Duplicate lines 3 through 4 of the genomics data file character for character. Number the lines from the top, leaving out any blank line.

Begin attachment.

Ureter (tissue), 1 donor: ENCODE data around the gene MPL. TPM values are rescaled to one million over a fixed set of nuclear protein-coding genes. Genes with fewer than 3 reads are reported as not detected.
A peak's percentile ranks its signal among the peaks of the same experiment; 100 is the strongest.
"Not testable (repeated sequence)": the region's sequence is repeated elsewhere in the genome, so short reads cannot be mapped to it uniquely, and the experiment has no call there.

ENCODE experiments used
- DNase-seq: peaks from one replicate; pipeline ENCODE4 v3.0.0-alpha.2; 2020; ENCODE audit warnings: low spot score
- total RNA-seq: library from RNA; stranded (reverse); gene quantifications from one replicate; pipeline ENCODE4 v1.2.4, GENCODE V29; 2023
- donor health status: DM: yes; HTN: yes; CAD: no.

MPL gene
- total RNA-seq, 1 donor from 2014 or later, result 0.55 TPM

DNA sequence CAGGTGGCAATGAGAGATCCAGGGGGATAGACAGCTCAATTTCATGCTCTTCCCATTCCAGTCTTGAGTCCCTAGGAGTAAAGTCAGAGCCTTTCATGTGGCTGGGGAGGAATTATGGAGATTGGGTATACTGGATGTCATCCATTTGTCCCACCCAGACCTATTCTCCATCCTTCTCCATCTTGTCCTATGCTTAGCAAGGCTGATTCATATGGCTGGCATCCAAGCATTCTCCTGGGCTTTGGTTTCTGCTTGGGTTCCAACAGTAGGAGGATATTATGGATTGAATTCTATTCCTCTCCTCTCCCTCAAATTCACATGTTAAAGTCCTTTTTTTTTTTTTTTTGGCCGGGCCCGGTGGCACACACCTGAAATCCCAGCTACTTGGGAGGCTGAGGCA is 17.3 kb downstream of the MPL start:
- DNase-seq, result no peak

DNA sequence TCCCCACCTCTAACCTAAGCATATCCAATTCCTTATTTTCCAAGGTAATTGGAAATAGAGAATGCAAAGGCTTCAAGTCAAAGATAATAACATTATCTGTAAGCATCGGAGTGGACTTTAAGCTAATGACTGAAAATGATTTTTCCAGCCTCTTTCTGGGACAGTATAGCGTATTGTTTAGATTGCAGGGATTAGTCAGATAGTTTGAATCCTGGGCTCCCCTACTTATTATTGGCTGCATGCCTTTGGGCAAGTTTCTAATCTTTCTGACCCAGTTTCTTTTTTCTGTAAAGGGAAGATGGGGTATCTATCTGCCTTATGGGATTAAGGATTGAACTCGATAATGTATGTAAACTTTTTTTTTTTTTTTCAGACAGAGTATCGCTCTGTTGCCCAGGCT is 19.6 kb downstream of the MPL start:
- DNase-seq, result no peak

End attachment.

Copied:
"Not testable (repeated sequence)": the region's sequence is repeated elsewhere in the genome, so short reads cannot be mapped to it uniquely, and the experiment has no call there.

ENCODE experiments used